The new year 2014 has been dedicated to Small Island Nations. Inline with this, the Convention of Biological Diversity (CBD) has selected “Island Biodiversity” as its theme of the 2014 . Been an island, Sri Lanka is home for many unique species. The theme ‘Island Biodiversity’ is more relevant to Sri lanka. Birds of Sri Lanka too is an important part of the country’s biodiversity and perhaps the most interesting group of animals due to their attraction and their presence even on busy urban areas.
Hence FOGSL will align its 2014 programs under the theme “Birds of Sri Lanka: Splendour of Island Biodiversity”.
To start 2014 FOGSL invited all to Welcome the New Year listening to the ‘Dawn Chorus’ compose by Nature’s Musicians.
Following is an article published on Sri Lanka’s most popular English Newspaper – The SundayTimes taking the message to a wider audience..
In the soft dawn of a New Year, a sweet sound will steal your heart
For the many preparing to see in 2014 to the booming sound of rock bands and firecrackers the Field Ornithology Group of Sri Lanka has a counter-proposal: welcome the dawn of the New Year to the sweet sound of the dawn chorus. Birds are nature’s wonderful songsters and they sing every morning to welcome the day but their songs mostly go unnoticed due to our busy lifestyle. With all their skills, musicians and composers who have been inspired by the charms of birdsong have not been able to emulate the perfection of Nature’s melody.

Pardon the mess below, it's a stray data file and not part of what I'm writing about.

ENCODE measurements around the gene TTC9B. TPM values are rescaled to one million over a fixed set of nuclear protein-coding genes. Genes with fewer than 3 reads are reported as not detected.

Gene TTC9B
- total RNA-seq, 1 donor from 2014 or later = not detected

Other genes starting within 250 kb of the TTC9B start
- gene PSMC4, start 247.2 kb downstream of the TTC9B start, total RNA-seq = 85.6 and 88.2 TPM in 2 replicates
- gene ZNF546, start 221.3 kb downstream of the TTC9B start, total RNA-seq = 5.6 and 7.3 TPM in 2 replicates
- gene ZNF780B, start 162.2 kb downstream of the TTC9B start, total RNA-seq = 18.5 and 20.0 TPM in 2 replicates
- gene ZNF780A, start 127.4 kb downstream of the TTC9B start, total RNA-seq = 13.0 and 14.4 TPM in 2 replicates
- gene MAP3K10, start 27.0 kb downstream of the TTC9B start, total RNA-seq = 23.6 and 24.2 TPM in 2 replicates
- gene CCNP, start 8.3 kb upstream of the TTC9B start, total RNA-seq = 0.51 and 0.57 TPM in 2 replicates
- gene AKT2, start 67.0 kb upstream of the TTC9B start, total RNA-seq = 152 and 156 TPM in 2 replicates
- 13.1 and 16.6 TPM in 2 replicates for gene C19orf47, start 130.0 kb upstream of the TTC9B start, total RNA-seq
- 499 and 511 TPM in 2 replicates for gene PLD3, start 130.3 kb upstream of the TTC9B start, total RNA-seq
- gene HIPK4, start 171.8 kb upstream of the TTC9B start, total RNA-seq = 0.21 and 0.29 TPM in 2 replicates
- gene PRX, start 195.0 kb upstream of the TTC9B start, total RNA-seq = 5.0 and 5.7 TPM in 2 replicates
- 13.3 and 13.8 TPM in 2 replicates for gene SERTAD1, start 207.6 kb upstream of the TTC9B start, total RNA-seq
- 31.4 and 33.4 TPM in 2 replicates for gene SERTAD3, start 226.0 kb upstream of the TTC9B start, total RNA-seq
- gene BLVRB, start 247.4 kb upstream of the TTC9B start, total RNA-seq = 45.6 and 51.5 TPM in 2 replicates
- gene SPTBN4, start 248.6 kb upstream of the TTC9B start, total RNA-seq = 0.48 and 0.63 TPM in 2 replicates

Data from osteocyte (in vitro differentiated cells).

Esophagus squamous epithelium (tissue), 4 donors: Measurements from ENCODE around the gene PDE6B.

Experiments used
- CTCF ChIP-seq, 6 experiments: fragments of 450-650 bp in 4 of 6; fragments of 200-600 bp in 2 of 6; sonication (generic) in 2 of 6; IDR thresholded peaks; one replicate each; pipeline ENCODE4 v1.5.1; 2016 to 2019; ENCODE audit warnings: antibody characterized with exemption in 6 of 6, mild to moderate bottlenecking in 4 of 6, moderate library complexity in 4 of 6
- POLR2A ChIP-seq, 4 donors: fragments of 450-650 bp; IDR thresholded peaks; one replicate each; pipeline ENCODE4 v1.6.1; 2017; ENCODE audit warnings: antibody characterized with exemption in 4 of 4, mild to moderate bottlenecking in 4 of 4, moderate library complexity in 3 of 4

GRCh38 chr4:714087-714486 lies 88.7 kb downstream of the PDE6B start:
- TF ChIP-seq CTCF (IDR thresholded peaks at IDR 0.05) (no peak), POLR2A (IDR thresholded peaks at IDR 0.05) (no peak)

Says FOGSL, there’s no better way to see in the New Year than by listening to our birds singing their dawn chorus, but if January 1 is disturbed by the sounds of crackers and you are feeling too sleepy from late-night partying to wake up in time to hear the birds, select any day of the first week of 2014 and listen to nature’s symphony to remind yourself of the need to be closer to nature.
If you listen to the dawn chorus in your area regularly you will notice changes in the melody as some birds intensify their singing during the breeding season. The best example is the well-known songster, the Asian Koel (koha), who starts singing its beautiful song to attract its mate around April.
The Oriental Magpie Robin (polkichcha) is another common songster that enriches the dawn chorus by singing from the highest point in the area. The birds start the day around 4:30-5 a.m. Get up early before sunrise and keep listening!